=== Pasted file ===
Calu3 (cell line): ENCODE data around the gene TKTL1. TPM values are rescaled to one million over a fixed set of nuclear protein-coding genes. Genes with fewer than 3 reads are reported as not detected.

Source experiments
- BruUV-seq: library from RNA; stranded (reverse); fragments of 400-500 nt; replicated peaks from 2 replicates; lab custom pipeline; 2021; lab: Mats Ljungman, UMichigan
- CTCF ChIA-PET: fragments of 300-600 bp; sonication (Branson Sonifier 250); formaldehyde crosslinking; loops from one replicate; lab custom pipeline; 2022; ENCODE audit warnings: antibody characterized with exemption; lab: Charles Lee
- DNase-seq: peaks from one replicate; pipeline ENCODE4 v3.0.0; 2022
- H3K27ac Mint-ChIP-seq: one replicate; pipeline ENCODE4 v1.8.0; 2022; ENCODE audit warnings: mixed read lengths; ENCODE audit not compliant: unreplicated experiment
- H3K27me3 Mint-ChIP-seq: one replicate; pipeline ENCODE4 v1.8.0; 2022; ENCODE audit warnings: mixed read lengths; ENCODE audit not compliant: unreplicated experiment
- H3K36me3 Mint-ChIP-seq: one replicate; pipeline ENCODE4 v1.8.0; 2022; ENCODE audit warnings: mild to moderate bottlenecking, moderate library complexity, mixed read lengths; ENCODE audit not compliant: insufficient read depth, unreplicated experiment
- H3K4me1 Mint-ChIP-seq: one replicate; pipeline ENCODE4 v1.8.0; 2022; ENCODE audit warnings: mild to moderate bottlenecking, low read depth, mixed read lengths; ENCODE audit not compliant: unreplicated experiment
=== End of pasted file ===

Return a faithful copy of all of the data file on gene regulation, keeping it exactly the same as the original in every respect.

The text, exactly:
Calu3 (cell line): ENCODE data around the gene TKTL1. TPM values are rescaled to one million over a fixed set of nuclear protein-coding genes. Genes with fewer than 3 reads are reported as not detected.

Source experiments
- BruUV-seq: library from RNA; stranded (reverse); fragments of 400-500 nt; replicated peaks from 2 replicates; lab custom pipeline; 2021; lab: Mats Ljungman, UMichigan
- CTCF ChIA-PET: fragments of 300-600 bp; sonication (Branson Sonifier 250); formaldehyde crosslinking; loops from one replicate; lab custom pipeline; 2022; ENCODE audit warnings: antibody characterized with exemption; lab: Charles Lee
- DNase-seq: peaks from one replicate; pipeline ENCODE4 v3.0.0; 2022
- H3K27ac Mint-ChIP-seq: one replicate; pipeline ENCODE4 v1.8.0; 2022; ENCODE audit warnings: mixed read lengths; ENCODE audit not compliant: unreplicated experiment
- H3K27me3 Mint-ChIP-seq: one replicate; pipeline ENCODE4 v1.8.0; 2022; ENCODE audit warnings: mixed read lengths; ENCODE audit not compliant: unreplicated experiment
- H3K36me3 Mint-ChIP-seq: one replicate; pipeline ENCODE4 v1.8.0; 2022; ENCODE audit warnings: mild to moderate bottlenecking, moderate library complexity, mixed read lengths; ENCODE audit not compliant: insufficient read depth, unreplicated experiment
- H3K4me1 Mint-ChIP-seq: one replicate; pipeline ENCODE4 v1.8.0; 2022; ENCODE audit warnings: mild to moderate bottlenecking, low read depth, mixed read lengths; ENCODE audit not compliant: unreplicated experiment